Coronavirus: 405,000 volunteers step forward to help NHS through crisis
The Prime Minister has said that 405,000 people have volunteered to help the NHS during the fight against the coronavirus pandemic.
In his daily address to the nation, Boris Johnson said the Government had hoped for 250,000 volunteers over a few days.
However, in just 24 hours, 405,000 – equivalent to the population of Coventry – have come forward to offer their services.
Mr Johnson said the volunteers will be driving medicines from pharmacies to patients, bringing recovered patients home from hospital and making regular phone calls to check on and support people who are staying on their own at home.
Speaking about the volunteers, he said: “They will be absolutely crucial in the fight against this virus.
“That is already, in one day, as many volunteers as the population of Coventry. And so, to all of you, and to all the former NHS staff who are coming back now into the service, I say thank you on behalf of the entire country.”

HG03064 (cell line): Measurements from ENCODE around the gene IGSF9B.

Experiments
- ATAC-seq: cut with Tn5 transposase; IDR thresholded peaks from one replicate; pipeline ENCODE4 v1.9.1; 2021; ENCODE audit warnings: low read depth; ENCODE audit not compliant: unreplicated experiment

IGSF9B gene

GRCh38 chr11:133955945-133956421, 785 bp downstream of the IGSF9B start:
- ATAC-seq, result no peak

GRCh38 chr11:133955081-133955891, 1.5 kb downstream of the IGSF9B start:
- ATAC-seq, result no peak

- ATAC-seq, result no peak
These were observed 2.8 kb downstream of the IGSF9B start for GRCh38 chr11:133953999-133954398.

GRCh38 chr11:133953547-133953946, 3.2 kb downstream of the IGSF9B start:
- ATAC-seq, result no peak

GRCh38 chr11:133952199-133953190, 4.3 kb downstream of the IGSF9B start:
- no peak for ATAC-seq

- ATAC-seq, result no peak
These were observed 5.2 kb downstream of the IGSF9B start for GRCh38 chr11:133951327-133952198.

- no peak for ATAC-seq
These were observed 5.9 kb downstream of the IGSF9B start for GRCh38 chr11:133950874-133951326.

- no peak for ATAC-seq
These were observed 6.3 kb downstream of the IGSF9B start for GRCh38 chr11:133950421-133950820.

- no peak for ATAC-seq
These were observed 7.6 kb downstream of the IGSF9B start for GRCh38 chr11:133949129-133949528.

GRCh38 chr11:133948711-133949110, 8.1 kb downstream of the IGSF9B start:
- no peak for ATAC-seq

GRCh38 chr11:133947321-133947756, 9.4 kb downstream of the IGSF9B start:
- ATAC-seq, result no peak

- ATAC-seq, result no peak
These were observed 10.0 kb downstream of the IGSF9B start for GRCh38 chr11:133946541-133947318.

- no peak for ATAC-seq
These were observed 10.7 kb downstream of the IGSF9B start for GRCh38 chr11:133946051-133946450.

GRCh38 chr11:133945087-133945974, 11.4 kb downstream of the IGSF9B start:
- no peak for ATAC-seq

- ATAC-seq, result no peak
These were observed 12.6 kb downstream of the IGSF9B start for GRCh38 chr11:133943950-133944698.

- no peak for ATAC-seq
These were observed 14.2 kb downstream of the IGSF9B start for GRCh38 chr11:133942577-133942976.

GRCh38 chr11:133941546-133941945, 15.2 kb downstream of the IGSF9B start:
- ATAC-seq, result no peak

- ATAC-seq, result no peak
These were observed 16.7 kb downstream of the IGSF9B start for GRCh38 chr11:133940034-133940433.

On Tuesday, Health Secretary Matt Hancock said more than 35,000 people – former staff and final year students – will be added into the NHS in the coming weeks.
Also on Wednesday, Mr Johnson said it is ‘vital’ to delay the spread of coronavirus and reduce the number of people needing hospital treatment at any one time as the NHS limited numbers of doctors, nurses and specialist equipment.
He added: “That’s why we’ve given the clear instruction that people must stay at home unless they have one of the reasons we’ve set out. With your help, we will slow the spread of the disease.
“I want to thank everyone who has been following the clear rules we set out on Monday and I want to thank everyone in the NHS – the frontline of the fight against coronavirus – and of course all of our public services – our teachers and our school staff, the transport workers, police officers, everyone who is keeping this country going.”